This 1 hour 30 minute video has hill climbing segments after the 30-minute mark. These are 2-minute segments of level 6 max effort followed by recovery segments. Some shorter pick up all out segments are inputted somewhere with 10 minute left in the workout. It tells you when to get ready for more challenging segments and to gear up before the start of level 5 or 6 intervals.

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In this 45-minute workout video, intervals are more manageable than the longer video with shorter all out segments around the 35-minute mark. Be attentive to the effort levels indicated in the video in these max effort segments since one or two quick level 5 decelerations are inserted. Same with the 90-minute video, it will prompt you to get ready and to gear up with each effort intervals.

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My Trainer Experience

If you ask me if it is worth the purchase, my answer would be a definite yes. Early morning is most convenient for me to ride my steed. However, I cannot ride much earlier than sunrise for visibility and by this time, traffic (and pollution!) already builds up. I do not do night bike outs either. Therefore, in my case, it was trainer or bust. There was just no contest to its usefulness and practicality. Of course it is no replacement for the real experience of road biking. If a long and winding road is conveniently at your reach, then by all means. Otherwise, get a trainer!

Here are the benefits that a relatively newbie rider like me will get from using the trainer:

  1. Strength and cardio exercise for the pedaling muscles, heart and lungs that road biking brings. The trainer though provides a slightly much heavier resistance than the road so train conservatively.
  2. With good bike trainer video exercises, you can effect interval and speed training while in the comfort of your room and without having to worry about road distractions and infrastructures.
  3. Getting used to aero riding position by utilizing the drops or the aero bars (I had mine installed with a clip on for the very first time).  I even placed a mirror beside me just to check how I look in those positions.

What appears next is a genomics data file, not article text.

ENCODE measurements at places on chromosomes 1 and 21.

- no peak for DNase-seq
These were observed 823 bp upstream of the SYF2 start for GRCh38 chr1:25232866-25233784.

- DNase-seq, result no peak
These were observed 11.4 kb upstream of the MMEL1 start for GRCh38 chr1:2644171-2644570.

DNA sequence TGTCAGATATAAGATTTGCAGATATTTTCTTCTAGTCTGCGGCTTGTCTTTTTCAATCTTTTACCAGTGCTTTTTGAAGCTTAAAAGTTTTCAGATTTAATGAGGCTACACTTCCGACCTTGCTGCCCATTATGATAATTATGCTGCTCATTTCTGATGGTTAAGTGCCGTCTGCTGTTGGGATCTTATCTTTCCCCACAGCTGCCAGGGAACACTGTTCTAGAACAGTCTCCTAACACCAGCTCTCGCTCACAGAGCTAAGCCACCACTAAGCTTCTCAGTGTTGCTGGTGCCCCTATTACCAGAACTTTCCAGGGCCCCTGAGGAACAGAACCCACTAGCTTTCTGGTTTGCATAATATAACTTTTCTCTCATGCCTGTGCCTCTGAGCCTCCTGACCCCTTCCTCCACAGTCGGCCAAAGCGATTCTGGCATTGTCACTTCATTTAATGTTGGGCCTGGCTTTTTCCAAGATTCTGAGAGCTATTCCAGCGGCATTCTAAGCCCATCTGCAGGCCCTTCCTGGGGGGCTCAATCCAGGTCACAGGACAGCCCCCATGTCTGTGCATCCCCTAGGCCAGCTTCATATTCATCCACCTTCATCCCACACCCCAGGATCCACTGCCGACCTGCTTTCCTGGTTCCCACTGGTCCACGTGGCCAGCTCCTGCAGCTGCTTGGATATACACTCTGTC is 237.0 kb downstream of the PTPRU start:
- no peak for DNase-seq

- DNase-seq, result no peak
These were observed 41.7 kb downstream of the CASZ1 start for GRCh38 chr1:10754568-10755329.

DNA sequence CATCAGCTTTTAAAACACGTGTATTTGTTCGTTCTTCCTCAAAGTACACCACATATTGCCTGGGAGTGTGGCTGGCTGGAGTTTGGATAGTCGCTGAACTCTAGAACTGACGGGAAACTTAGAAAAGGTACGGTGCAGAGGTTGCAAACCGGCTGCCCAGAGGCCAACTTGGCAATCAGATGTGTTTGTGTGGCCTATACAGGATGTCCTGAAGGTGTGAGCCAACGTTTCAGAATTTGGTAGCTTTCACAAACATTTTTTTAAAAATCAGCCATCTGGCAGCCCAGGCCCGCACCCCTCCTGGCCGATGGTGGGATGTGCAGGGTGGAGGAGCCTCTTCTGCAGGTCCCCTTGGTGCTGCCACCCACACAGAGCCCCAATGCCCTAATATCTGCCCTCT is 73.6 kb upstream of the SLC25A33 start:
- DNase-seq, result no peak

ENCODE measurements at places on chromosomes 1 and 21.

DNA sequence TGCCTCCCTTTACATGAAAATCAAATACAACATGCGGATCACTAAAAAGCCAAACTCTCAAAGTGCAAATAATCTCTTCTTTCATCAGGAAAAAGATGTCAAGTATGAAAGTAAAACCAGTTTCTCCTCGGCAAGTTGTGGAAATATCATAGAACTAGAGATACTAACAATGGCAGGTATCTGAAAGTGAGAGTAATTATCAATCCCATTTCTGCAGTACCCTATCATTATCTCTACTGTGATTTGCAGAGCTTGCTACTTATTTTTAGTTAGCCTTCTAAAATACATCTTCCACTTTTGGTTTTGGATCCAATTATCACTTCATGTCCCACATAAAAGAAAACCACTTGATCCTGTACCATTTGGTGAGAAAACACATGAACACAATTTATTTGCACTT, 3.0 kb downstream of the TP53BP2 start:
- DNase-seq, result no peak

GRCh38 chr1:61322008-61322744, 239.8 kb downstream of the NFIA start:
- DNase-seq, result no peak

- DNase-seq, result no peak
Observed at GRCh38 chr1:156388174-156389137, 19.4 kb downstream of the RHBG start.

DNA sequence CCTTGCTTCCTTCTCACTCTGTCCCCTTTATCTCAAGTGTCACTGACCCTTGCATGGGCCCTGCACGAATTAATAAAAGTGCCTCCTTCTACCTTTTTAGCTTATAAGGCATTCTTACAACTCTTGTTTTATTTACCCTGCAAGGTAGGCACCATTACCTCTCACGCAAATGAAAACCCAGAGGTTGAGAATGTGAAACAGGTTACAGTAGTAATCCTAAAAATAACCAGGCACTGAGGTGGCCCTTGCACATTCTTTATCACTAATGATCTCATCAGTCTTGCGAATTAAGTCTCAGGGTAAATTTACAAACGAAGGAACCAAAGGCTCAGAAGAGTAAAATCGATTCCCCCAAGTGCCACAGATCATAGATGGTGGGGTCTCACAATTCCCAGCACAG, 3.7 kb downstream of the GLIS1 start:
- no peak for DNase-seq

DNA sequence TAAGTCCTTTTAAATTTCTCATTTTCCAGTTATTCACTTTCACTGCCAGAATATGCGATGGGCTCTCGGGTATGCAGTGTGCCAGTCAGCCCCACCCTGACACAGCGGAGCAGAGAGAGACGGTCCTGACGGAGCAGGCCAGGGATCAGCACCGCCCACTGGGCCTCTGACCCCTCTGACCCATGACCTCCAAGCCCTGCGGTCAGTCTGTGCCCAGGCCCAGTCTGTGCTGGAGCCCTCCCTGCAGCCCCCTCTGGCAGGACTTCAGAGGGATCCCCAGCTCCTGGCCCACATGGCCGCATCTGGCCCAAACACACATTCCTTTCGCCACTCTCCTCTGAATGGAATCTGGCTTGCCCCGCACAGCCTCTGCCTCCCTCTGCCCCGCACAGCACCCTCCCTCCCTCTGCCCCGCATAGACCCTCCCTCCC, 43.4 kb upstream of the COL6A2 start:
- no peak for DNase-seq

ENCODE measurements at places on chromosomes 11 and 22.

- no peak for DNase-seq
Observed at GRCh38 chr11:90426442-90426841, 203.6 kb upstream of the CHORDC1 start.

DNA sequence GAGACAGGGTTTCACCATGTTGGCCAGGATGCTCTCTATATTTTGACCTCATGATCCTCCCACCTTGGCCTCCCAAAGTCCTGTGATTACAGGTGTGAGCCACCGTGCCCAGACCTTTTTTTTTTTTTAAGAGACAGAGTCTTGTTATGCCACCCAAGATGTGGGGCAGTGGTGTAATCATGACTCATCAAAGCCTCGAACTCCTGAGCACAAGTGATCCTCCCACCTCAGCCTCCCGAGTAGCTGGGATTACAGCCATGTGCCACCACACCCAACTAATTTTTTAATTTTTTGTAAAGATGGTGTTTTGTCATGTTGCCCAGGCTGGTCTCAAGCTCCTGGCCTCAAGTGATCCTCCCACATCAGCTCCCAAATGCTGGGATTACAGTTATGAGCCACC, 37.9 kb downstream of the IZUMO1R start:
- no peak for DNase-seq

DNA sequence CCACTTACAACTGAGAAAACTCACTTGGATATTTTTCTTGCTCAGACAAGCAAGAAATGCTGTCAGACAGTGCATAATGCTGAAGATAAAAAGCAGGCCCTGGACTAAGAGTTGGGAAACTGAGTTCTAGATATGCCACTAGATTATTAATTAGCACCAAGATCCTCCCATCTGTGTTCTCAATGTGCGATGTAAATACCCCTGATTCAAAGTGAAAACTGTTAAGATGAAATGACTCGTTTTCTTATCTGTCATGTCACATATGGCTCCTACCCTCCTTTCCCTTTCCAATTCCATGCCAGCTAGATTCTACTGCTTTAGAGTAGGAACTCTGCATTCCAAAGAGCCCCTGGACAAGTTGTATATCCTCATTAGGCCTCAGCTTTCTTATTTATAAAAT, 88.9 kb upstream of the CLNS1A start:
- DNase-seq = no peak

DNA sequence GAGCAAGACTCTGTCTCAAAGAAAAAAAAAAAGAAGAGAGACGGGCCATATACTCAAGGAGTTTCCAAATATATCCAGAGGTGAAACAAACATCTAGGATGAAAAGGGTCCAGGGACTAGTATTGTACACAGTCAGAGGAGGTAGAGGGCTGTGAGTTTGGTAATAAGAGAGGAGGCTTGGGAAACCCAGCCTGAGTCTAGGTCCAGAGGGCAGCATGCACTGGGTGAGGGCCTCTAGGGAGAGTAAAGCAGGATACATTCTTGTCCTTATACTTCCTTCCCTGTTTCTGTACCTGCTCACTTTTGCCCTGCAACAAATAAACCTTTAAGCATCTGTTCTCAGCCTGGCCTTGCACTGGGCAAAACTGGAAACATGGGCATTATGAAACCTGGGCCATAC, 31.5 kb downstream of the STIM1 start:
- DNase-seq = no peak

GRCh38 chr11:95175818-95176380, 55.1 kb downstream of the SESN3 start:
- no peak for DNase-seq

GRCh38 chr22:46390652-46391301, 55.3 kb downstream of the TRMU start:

4. Getting your butt accustomed to the pressure and friction of riding as a newbie rider like me.
  5. You can observe how your body feels and reacts to your current bike positioning. Any adjustment needs will be properly addressed and reassessed while in a stationary bike.
  6. Gear shifting will be practiced and perfected. With crank shifting, sometimes a single shift will not suffice. A readjustment shift is usually needed to totally free the chain.
  7. Getting used to and practicing the use of cleat shoes, how it feels to cleat on, pedaling with it and uncleating afterwards to dismount.
  8. Hydration bottle placing, getting from the cradle and drinking on while pedaling will also be familiarized with. The real practice and application will be during road biking though. This will just give you some degree of familiarization with the motions. Same is true with cleat shoes.
  9. Confidence in your leg strength despite not hitting the road for a succession of days.  Personally, I have this phobia whenever I set out to bike after a long hiatus that I cannot pedal my way from a standstill to effect balance or through small spaces in between vehicles in a very slow traffic.
  10. Sitting on your bike while in the trainer feeds your eagerness to hit the road!


Things you will not get while in the trainer are:

  1. Bike handling skills including curving, downhill, and uphill handling, etc.
  2. Traffic maneuvering and peloton biking skills.
  3. The things that you get accustomed to and familiar with during trainer exercises like aero positioning, cleating, shifting, bottle drinking, etc. will only be put to real practice while on the road. These you will only perfect when doing them while maneuvering your bike simultaneously.
  4. The experience of riding outside and the fellow bikers you interact with.



Slowly getting used to this scenery. So what’s your plan?